Trim: Base hatchback
Original MSRP: $16,850
KBB private party value: $5,640
Retained value: 33.5%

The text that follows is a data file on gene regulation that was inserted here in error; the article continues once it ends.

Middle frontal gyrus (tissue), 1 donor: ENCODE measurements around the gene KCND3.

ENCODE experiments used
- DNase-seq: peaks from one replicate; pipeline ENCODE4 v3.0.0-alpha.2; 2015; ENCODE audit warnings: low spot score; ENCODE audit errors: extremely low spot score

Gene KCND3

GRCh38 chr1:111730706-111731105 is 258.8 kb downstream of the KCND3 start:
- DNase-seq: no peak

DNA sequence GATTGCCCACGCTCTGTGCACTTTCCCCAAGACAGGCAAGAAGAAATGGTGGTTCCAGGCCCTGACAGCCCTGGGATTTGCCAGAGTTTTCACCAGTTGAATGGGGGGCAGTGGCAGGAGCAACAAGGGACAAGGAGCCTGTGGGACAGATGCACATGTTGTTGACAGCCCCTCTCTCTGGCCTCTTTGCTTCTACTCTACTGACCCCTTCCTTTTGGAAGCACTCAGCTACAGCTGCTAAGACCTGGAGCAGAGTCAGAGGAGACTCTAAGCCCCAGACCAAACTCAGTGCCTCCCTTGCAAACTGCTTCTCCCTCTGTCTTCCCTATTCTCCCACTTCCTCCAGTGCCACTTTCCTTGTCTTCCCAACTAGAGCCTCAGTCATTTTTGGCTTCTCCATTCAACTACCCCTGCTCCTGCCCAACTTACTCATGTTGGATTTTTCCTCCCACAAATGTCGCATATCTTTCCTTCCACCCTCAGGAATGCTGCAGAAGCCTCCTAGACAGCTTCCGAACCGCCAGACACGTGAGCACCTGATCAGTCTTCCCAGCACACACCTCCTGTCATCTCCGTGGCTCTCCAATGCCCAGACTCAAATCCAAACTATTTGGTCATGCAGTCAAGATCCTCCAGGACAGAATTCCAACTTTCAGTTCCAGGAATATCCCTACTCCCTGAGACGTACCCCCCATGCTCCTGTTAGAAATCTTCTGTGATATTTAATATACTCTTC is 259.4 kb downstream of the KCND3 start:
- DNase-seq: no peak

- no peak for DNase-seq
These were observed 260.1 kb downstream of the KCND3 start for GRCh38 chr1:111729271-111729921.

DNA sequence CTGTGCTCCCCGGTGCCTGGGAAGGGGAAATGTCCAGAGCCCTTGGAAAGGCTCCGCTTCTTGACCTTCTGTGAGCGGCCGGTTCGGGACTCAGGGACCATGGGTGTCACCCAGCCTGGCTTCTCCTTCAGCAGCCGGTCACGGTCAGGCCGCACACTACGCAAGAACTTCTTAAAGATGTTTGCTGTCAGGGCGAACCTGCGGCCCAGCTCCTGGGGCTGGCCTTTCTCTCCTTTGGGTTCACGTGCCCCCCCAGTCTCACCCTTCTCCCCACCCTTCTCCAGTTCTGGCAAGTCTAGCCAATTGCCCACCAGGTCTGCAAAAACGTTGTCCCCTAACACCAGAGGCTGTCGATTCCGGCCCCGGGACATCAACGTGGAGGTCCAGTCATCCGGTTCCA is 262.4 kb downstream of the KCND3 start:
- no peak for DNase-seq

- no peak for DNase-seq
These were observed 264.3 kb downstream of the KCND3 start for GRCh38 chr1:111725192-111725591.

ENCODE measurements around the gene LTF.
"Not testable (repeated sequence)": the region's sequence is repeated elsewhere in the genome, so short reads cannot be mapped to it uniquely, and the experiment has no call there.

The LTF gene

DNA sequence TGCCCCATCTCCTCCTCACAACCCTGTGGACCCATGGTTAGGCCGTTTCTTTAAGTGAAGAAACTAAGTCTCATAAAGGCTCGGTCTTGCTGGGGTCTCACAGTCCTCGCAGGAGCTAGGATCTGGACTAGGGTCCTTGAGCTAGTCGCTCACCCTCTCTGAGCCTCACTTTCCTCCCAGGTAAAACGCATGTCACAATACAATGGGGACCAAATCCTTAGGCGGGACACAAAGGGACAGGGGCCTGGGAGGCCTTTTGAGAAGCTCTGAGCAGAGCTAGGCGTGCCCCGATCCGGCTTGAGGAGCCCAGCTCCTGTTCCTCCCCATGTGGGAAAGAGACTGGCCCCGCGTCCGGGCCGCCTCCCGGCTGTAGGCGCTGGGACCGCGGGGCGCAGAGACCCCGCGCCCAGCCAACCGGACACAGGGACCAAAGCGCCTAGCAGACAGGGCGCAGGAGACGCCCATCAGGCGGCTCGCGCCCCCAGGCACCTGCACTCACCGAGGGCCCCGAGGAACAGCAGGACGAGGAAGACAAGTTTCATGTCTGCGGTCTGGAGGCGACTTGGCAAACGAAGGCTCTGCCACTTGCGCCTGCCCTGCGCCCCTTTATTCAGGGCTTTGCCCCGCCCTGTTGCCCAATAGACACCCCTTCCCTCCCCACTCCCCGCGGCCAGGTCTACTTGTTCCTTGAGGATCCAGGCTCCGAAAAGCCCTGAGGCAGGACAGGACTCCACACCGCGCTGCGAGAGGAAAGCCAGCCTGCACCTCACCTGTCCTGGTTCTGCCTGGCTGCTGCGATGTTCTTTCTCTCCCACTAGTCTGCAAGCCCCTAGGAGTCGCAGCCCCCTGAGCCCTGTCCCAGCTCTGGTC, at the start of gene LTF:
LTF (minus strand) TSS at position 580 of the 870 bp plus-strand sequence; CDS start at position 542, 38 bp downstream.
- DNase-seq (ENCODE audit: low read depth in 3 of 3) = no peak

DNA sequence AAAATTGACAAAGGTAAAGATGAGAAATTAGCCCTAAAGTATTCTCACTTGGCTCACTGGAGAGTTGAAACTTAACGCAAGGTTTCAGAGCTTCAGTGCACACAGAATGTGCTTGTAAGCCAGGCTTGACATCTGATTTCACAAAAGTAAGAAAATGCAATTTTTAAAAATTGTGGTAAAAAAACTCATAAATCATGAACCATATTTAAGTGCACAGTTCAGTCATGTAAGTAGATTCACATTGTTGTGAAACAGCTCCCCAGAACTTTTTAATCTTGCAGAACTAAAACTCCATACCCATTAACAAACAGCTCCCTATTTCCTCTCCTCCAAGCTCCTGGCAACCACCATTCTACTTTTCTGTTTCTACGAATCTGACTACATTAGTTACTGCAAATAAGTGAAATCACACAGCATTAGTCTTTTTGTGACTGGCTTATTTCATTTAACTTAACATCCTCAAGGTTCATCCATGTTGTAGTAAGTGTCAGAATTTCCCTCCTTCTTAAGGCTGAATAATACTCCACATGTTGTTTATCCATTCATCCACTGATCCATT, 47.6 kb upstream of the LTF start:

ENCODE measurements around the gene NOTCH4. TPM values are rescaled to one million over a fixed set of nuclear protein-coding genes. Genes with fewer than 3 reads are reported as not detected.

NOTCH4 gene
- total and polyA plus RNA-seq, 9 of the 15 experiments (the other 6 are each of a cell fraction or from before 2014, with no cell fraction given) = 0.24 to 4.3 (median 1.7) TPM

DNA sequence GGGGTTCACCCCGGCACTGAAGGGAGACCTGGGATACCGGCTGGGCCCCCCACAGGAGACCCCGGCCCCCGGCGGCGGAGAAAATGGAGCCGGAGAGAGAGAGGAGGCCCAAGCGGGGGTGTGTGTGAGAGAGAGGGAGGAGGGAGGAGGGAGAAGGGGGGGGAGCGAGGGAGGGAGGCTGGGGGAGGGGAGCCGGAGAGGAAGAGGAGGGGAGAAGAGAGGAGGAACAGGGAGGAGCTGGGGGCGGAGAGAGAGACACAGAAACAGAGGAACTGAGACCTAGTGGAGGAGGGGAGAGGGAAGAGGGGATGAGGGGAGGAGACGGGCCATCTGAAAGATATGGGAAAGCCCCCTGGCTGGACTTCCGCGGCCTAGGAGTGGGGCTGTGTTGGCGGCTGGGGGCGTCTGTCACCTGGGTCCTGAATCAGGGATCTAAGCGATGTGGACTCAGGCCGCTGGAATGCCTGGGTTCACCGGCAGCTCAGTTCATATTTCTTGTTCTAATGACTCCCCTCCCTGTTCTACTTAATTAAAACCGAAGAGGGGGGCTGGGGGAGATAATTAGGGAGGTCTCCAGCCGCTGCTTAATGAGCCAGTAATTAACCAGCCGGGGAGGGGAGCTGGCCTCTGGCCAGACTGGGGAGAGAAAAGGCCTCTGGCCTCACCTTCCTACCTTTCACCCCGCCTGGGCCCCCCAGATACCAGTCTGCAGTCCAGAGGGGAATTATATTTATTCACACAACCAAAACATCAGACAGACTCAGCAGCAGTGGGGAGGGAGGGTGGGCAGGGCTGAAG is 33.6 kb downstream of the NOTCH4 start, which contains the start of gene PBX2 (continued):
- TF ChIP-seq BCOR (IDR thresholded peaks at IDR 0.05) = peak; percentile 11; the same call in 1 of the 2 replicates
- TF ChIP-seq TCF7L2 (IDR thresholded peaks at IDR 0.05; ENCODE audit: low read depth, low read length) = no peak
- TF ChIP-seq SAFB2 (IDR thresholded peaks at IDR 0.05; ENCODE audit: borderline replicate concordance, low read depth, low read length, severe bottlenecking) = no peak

Hard to believe it's been 10 years since the revived Mini Cooper first graced our shores. Surprisingly, the Mini's retro exterior and everything it conceals have held up remarkably well over the years. The company that brought it back to the U.S., BMW, doesn't have any other cars in KBB's decade-old Top 20 and isn't known for keeping its cars out of the shop for such long periods. The Mini's turned that idea on its head while giving owners of its original 2002 incarnation the same 1.6-liter, 115-horsepower engine that made the car so fun to drive in the first place. That horsepower number may seem a bit undersized compared with 160-horsepower midsized cars on the morning commute, but that horsepower is pushing a svelte 2,300-pound car and taking turns like a BMW twice its size. The look of the car turned people onto it immediately, but the drive and standard features such as six-way manually adjustable faux-leather seats, a tilt steering wheel, centrally mounted speedometer, air conditioning, a six-speaker stereo with CD changer pre-wiring, speed-sensitive intermittent wipers and power windows, locks and mirrors didn't hurt. It's also a safe little box with ABS, cornering assist, seat-mounted side-impact airbags for the driver and front passenger, head airbags and a crash sensor that turns on the hazard and interior lights automatically and unlocks all the doors in the event of a collision. You'll have to cross your fingers and hope the original owner spung for the premium package if you want cruise control or a sunroof, but it'll look just as sexy while giving owners minimal hassle for their money.